It’s not just flossing. Or the fluoride. A lot of what your dentist has been telling you to do over the years is looking, well, toothless, according to a new report that contradicts commonly given advice.
Writing for The New York Times, Dr. Aaron E. Carroll debunked everything you thought you knew about your teeth, including the need for yearly X-rays and biannual visits to the dentist.
Carroll isn’t a dentist; he’s a professor of pediatrics at Indiana University School of Medicine and a researcher on health policy who has published several books about health myths. In The Times, he turned a critical eye on why his teeth are astonishingly excellent (as Donald Trump’s doctor might say) despite haphazard care, while his wife has a mouthful of fillings even though she “does all the things you’re supposed to do, and then some.”
“Clearly, the stuff we’re doing might not make as much of a difference as we think,” Carroll wrote.
The unraveling began last month when a widely publicized study said that there is no good evidence for flossing.
As Dr. Timothy Levine, an orthodontist, explained Aug. 12 in The Washington Post, dental floss was invented in the 1800s, and its efficacy has never been proven. Instead, our dentists’ recommendations to floss daily is “based on assumptions” that, it should be noted, were made during an era in which everyone expected their teeth to fall out eventually.
Meanwhile, fluoride, once considered the gold standard of maintaining healthy teeth, has been in freefall in public opinion, and many toothpastes now brag that they are fluoride-free.
Carroll, however, believes that brushing twice a day with fluoride toothpaste and a power toothbrush is one piece of advice that makes sense. Everything else, not so much. Example:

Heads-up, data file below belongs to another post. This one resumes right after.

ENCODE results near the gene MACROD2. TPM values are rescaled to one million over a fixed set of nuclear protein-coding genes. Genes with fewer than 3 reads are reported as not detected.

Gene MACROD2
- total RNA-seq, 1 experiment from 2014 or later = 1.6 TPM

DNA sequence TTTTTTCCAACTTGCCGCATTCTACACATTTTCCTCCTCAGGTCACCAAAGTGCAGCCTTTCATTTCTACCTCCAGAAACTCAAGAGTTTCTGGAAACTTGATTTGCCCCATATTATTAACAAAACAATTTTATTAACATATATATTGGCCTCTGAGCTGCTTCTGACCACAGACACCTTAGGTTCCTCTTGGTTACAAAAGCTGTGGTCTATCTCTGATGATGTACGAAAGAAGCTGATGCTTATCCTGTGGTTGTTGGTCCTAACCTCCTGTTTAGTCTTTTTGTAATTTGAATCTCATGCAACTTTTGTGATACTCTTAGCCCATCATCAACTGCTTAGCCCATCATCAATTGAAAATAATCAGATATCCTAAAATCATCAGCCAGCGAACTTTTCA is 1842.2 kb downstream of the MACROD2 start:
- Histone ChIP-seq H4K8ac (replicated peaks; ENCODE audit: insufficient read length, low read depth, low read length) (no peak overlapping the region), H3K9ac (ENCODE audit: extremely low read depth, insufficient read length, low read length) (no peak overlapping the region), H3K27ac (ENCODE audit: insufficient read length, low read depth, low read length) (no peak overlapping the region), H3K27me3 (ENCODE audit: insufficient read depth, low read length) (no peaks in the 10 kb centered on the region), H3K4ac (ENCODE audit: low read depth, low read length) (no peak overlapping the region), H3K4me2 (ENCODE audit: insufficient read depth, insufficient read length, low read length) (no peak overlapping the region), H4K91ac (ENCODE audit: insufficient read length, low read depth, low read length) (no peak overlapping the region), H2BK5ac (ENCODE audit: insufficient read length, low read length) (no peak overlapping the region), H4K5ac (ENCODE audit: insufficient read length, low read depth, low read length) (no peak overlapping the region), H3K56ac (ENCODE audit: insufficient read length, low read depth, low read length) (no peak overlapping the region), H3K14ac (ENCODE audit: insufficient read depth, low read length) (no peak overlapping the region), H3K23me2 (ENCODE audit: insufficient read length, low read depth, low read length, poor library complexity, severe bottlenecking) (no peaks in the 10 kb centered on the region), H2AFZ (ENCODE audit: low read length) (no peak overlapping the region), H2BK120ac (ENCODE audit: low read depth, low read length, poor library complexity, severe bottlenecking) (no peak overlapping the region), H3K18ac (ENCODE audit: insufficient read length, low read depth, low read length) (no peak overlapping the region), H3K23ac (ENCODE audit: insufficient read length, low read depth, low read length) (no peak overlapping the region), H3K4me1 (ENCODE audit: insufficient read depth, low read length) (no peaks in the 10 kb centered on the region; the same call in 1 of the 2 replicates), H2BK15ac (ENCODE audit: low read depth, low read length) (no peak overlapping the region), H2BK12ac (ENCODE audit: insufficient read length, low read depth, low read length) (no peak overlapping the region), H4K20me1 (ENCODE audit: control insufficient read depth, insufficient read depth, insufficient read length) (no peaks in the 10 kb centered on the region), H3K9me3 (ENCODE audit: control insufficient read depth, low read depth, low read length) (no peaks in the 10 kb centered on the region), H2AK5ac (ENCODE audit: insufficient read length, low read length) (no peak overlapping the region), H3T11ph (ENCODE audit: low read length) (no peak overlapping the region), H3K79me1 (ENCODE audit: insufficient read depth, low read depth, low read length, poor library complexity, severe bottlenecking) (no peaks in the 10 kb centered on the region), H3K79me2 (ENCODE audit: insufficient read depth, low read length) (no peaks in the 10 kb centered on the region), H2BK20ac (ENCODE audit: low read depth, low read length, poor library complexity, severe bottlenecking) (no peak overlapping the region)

You run the risk of an annoyed dentist, but if you’re generally in good dental health, you can occasionally decline X-rays, even though your dental insurance probably covers them once a year, Carroll said.
The American Dental Association says adults only need X-rays every two to three years if there is no outward sign of disease or decay, and why expose yourself to even low levels of radiation unnecessarily?
The ADA says children and adolescents, however, need them more often: every 12 to 24 months for children; 18 to 36 months for adolescents.
Another bit of common advice Carroll challenges is the need to have your teeth professionally cleaned every six months. He cited a 2005 report that analyzed eight studies that purported to learn whether routine cleanings made a significant difference in plaque, tooth loss and gingivitis, among other conditions. The findings, however, were mixed and had a “high risk of bias.”
In his conclusions, Carroll noted a theory of dental health that is increasingly gaining traction: that in addition to genetics and hygiene, what you eat can affect the health of your teeth.
He also warned that parents can pass cavity-causing bacteria to their children by sharing silverware.
That’s something to think about the next time you sit down to eat as a family — along with recent news that archeologists have found food particles trapped in the fossilized teeth of nine people who lived in the Balkans 8,600 years ago.
In their defense, the toothbrush as we know it today wasn’t invented until 1938, according to the Library of Congress.